"That was, quite frankly, shocking," says Kevin Keller, the board's CEO. "But it clearly shows that people just don't know what their options are." You might think people don't know because their employers don't offer such plans. After all, companies that lack retirement benefits typically don't point it out. And the 3-in-10 figure appears to line up nicely with the Bureau of Labor Statistics' figures showing that 30% of workers don't have access to 401(k)s , 403(b)s, pensions or other retirement plans at work.
But when the CFP Board asked 2,200 American adults if their current employer offered a retirement savings plan for employees, 38% said yes, 32% said no and 30% didn't know. So, with the definite "No" answer accounted for, that leaves many, if not most, of that last uncertain group who may actually have access to a plan.
WHY YOU SHOULD CARE This survey finding should dismay employers, because retirement benefits are supposed to help attract and retain workers. If your employees don't know about them, those benefits aren't doing their job. Rather than assume new hires are getting the word, companies should take every opportunity to explain the value of retirement savings plans and encourage participation. Better yet, make enrollment automatic — an increasingly common and effective option to start people saving.
The survey should concern you as well. Taxpayers shoulder the burden when people hit their retirement years unprepared. Impoverished seniors mean more strain on public assistance, especially Medicaid, the health care system for the poor that also pays for a lot of long-term care expenses.
This is where you come in. Sometimes, a one-on-one conversation can do more to persuade someone than any glossy brochure or email campaign. YOUR NUDGE COULD SPUR ACTION In Josh Overmyer's case, it was a two-on-one conversation.
Overmyer took a job in a Florida county planning department after college. Two of the department's administrative assistants, both in their mid-40s, dubbed themselves his "work moms" and took Overmyer under their collective wing. Among the many conversations they had about getting launched in the work world was one about the importance of paying himself first, or putting money into savings before spending on anything else. They recommended he sign up for the agency's 457 deferred compensation plan, a type of tax-advantaged retirement account.
"When you're 22, you're not thinking about retirement," says Overmyer, who is now 36 and works for the Florida Division of Emergency Management in Fort Myers. "You earn the money, you spend the money."
Overmyer was particularly taken with the idea that he could contribute $25 to the plan, but only $20 would disappear from his paycheck because the money was pre-tax. "I thought that was really cool," Overmyer says.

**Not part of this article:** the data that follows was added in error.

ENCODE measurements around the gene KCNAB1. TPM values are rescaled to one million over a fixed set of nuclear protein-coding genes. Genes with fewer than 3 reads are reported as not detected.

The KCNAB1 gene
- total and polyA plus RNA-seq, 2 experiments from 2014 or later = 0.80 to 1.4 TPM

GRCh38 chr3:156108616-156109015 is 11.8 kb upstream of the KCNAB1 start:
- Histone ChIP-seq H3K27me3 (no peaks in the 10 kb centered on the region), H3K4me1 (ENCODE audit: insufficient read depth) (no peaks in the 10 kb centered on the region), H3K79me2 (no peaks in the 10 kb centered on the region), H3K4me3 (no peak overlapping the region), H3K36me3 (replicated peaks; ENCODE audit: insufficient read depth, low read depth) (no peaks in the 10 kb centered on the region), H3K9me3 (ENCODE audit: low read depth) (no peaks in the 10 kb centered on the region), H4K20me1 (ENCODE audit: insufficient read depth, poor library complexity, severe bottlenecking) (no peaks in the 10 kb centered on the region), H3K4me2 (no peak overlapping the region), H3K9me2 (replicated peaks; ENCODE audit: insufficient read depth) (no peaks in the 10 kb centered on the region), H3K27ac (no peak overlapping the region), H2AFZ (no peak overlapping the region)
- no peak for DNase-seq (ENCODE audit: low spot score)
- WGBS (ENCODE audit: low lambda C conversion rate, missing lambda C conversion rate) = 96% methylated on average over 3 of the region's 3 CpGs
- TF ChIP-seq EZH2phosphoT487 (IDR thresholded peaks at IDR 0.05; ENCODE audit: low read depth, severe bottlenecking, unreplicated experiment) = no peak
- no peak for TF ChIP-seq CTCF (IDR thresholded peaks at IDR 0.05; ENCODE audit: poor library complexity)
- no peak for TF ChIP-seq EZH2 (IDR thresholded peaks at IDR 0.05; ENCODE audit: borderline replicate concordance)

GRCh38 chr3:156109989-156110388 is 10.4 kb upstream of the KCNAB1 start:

Jackie Beck was persuaded by the company match. Beck says she was "19 or 20" and worked in a newspaper's classified advertising department when her supervisor encouraged her to sign up for the company 401(k) plan.
"She pointed out that the match was basically free money, that there wasn't a downside, and that I could stop participating at any time if I wanted to," says Beck, now 51 and a personal finance writer in Phoenix. "'Free money' did the trick for me."
DO AS I SAY, NOT AS I DID You don't have to be a great saver to nudge others, by the way. If you wish you'd started saving earlier or saved more, you can share that sentiment while suggesting your coworkers not make the same mistake.
If you're not saving because you don't have a retirement account at work, know that you have plenty of company. Without a workplace plan, most people don't save: An AARP survey found workers are 15 times more likely to put aside money for retirement if they can contribute through payroll deduction.
That's why 10 states — California, Connecticut, Illinois, Maryland, Massachusetts, New Jersey, New York, Oregon, Vermont and Washington — are rolling out plans to give small-business employees access to simple retirement plans through payroll deduction. Many other states are considering similar legislation.
You don't have to wait, though. You can contribute to an IRA and encourage your coworkers to do the same. Then you can start looking for a job with better benefits.
This column was provided to The Associated Press by the personal finance website NerdWallet. Liz Weston is a columnist at NerdWallet, a certified financial planner and author of "Your Credit Score." Email: email@example.com. Twitter: @lizweston.
What is a 401(k)? http://bit.ly/nerdwallet-what-is-401k